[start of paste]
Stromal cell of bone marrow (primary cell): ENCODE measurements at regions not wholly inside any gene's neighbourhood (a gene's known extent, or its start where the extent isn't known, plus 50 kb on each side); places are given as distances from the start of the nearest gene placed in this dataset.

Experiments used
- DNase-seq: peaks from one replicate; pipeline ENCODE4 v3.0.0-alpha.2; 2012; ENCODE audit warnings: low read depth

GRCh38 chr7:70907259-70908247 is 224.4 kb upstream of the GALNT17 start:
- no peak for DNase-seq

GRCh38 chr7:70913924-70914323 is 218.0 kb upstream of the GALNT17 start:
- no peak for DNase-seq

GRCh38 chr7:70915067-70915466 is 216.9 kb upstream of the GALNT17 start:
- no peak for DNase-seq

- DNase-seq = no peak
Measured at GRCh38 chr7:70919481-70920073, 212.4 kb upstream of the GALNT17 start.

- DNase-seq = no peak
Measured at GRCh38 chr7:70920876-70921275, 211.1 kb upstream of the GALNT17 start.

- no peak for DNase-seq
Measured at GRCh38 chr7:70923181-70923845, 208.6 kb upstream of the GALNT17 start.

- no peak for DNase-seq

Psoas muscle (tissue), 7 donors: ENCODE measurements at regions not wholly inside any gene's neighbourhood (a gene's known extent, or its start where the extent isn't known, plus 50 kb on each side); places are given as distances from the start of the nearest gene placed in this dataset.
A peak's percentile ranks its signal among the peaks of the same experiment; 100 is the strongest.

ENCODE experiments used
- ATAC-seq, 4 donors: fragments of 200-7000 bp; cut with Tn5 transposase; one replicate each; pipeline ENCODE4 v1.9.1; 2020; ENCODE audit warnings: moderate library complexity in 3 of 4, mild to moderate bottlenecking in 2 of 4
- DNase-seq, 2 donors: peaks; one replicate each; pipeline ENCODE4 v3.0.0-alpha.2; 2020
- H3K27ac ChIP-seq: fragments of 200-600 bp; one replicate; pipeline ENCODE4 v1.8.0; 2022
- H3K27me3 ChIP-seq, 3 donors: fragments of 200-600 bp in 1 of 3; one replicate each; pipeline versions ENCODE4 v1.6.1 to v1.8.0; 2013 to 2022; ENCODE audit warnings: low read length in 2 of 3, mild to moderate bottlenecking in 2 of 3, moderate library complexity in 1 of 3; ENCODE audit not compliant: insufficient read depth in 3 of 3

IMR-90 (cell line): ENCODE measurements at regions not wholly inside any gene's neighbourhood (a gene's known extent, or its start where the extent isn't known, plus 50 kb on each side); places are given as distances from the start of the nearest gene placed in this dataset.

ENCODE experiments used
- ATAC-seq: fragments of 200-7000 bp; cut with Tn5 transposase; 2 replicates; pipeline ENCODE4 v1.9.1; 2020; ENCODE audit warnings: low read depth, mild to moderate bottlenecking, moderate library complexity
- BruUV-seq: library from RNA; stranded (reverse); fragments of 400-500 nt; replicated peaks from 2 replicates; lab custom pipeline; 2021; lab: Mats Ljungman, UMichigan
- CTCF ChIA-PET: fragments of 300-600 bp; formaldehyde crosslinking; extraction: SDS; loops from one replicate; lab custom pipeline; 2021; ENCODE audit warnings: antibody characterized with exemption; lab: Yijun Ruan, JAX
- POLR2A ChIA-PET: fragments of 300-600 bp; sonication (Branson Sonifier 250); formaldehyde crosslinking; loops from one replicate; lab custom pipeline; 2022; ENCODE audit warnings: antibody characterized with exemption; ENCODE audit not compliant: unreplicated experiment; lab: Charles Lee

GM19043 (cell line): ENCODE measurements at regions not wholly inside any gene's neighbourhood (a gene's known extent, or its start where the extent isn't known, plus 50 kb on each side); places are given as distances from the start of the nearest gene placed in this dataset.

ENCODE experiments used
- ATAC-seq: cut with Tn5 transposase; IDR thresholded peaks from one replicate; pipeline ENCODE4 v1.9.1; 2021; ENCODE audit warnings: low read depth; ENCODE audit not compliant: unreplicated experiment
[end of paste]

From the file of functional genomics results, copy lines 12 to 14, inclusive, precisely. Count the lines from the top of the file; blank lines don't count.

- DNase-seq = no peak
Measured at GRCh38 chr7:70920876-70921275, 211.1 kb upstream of the GALNT17 start.

- no peak for DNase-seq